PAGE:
Stores. Prices shall be as set forth by the Board so long as the price of a particular item is uniform throughout the COmmonwealth (proportional with prices paid by the board to its suppliers and shall reflect any advantage obtained through volume purchases by the board. The board may establish a preferentialprice structure for wines produced within this Commonwealth for the promotion of such wines, as long as the price structure is uniform within each class of wine purchased by the board], The board shall require each. Pennsylvania manufacturer and each nonresident 'manufacturer of liquors, other than wine, selling such liquors to the board, which are not manufactured in this Commonwealth, to make application for and be granted a permit by the board before such liquors 'not manufactured in this Commonwealth shall be purchased from such manufacturer. Each such manufacturer shall pay for such permit a fee which, in the case of a manufacturer of this Commonwealth, shall be equal to that required to be paid, if any, by a manufacturer or wholesaler of the state, territory or country of origin of the liquors, for selling liquors manufactured in Pennsylvania, and in the case of a nonresident manufacturer, shall be equal to that required to be paid, if any, in such . state, territory or countryby Pennsylvania manufacturers doing business in such state, territory or country. In the event that any such manufacturer shall, in the opinion of the board, sell or attempt to sell liquors to the board through another person for the purpose of evading this provision relating to permits, the board shall require such person, before purchasing liquors from him or it, to take out a permit and pay the same fee as hereinbefore required to be paid by such manufacturer. All permit fees so collected shall be paidinto the State Stores Fund. The board shall not purchase any alcohol or liquor fermented, distilled, rectified, compounded or bottled in any state, territory or country, the . laws of which result in prohibiting the importation therein of alcohol or liquor, fermented, distilled, rectified, compounded or bottled In Pennsylvania. .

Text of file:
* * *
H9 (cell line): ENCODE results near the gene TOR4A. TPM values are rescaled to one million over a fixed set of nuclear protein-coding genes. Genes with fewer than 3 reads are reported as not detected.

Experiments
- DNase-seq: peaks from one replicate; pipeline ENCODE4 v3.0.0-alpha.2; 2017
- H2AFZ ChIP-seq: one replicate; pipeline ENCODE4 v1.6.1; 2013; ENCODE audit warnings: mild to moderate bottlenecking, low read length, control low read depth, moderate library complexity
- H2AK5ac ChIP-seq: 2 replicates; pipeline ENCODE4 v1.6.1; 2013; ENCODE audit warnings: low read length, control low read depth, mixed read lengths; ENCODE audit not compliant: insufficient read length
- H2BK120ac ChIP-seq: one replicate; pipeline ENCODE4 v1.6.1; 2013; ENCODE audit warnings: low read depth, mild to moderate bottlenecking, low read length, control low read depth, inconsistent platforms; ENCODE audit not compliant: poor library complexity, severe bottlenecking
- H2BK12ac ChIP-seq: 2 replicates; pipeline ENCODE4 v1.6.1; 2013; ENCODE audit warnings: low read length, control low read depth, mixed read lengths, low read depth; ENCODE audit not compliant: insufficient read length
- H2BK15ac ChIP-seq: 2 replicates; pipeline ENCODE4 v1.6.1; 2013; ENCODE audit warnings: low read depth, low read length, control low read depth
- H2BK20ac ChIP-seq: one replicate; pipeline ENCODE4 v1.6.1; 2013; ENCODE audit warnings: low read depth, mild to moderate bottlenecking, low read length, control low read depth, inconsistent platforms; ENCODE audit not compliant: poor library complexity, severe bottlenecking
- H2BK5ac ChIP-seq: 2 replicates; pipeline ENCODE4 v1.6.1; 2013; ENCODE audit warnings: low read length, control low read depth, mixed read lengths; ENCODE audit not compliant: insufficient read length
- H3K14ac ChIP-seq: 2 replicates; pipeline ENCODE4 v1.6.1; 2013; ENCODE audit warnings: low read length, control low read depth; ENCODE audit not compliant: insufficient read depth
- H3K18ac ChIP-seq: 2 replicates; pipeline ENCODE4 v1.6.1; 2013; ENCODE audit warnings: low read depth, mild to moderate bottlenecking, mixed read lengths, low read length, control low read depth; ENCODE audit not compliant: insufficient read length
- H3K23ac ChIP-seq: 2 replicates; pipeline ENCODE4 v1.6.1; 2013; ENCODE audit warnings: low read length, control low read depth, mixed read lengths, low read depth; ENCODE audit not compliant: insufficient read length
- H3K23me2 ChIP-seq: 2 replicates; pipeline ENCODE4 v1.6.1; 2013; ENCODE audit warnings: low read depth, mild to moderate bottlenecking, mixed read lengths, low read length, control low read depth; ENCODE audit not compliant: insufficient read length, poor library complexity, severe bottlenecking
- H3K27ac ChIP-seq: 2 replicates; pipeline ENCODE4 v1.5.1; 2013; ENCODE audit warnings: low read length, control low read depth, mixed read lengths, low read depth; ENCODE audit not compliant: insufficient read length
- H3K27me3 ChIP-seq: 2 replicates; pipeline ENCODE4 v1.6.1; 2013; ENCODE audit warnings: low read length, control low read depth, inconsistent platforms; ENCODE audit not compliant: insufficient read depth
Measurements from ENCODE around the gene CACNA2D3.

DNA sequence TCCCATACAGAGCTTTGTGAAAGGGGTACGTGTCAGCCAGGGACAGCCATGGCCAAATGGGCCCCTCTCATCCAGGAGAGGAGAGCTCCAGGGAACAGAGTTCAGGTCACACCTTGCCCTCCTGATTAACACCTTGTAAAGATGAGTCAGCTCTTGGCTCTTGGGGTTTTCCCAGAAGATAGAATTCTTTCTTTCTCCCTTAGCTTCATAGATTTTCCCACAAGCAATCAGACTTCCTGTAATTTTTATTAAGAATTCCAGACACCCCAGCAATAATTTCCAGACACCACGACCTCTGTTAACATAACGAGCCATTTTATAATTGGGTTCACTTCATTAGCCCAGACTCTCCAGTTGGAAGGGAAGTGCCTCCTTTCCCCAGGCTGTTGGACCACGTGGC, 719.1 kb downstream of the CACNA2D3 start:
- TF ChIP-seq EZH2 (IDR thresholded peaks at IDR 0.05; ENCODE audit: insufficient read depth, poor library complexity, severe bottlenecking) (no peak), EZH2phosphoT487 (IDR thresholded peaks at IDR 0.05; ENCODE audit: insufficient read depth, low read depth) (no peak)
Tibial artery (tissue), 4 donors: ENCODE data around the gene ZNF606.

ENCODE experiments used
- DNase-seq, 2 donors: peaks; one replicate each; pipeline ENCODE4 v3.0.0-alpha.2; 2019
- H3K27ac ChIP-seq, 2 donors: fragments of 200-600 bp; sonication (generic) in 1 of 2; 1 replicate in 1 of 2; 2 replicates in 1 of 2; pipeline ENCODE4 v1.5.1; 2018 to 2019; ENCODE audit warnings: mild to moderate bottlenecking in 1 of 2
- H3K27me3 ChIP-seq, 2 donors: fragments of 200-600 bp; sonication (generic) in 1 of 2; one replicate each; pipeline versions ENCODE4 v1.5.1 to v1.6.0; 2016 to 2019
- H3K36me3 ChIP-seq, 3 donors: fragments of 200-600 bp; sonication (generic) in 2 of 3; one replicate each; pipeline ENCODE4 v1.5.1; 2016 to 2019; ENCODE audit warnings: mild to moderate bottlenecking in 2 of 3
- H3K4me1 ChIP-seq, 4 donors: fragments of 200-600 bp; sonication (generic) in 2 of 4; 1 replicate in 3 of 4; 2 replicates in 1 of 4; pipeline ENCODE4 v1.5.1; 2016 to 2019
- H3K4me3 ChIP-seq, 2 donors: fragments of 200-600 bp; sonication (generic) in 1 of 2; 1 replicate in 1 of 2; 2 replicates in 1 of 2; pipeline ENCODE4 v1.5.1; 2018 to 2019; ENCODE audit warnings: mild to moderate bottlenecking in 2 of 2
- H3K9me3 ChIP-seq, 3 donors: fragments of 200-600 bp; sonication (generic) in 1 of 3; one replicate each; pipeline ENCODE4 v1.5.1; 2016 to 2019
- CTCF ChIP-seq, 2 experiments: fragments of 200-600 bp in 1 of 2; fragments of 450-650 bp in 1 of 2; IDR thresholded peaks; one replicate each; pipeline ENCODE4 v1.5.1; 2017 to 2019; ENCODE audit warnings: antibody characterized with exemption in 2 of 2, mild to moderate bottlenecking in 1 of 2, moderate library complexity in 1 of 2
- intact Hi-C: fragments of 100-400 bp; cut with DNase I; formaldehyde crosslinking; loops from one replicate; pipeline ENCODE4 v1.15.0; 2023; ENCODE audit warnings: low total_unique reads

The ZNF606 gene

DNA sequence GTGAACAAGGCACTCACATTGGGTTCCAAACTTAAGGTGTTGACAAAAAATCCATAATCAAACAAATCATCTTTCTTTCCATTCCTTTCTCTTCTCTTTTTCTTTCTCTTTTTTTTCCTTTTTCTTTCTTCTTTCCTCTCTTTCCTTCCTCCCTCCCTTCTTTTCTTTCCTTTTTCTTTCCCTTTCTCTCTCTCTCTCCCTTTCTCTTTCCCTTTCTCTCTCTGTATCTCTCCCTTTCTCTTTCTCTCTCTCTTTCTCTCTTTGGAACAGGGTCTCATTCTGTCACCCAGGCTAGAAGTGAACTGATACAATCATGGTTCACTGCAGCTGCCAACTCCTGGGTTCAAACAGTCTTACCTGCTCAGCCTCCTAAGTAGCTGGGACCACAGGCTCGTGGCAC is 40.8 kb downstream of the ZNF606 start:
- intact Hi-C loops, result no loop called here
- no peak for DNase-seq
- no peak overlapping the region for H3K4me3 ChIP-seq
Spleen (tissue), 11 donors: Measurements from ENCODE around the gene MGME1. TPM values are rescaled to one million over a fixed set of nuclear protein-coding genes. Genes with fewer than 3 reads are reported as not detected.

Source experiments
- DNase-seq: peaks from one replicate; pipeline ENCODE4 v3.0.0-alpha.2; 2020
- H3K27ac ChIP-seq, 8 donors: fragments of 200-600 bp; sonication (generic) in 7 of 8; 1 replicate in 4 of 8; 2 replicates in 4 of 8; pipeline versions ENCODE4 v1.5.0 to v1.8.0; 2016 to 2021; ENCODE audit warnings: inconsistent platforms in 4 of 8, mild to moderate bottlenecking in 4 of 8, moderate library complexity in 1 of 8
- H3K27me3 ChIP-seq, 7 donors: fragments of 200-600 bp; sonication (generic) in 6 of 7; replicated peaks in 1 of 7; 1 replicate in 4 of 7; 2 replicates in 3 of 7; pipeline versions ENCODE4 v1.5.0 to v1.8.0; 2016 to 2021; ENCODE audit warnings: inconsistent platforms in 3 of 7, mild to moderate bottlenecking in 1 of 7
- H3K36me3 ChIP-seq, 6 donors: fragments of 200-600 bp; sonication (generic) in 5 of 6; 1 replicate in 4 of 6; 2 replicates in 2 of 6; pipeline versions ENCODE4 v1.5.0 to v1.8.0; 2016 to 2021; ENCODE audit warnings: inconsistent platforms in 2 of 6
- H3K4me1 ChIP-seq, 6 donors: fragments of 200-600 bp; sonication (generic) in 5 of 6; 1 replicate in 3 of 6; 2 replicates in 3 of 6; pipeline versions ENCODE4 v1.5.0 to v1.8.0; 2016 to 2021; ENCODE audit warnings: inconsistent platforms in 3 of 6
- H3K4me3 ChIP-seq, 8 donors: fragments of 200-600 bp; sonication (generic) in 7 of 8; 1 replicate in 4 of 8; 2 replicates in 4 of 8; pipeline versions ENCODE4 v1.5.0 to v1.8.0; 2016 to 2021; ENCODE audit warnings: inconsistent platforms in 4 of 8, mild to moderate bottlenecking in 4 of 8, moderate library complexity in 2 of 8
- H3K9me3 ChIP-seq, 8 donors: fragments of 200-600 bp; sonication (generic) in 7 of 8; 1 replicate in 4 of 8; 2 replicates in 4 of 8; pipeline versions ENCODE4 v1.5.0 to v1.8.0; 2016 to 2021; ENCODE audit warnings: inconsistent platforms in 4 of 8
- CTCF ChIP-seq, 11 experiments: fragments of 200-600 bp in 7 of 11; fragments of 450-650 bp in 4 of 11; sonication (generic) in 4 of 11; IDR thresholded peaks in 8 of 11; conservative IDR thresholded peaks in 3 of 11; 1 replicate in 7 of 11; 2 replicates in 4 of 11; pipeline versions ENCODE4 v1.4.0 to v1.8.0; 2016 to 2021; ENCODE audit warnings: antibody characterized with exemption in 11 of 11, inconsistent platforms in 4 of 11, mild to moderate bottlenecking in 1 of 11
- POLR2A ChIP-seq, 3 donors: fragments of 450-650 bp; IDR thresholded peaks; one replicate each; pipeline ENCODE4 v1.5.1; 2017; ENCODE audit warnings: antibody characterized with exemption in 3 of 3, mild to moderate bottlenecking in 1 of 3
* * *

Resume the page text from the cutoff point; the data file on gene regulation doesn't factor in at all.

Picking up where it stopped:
•••

(f) To appoint, fix the compensation and define the powers and duties of such managers, officers, inspectors, examiners, clerks and other, employes as shall be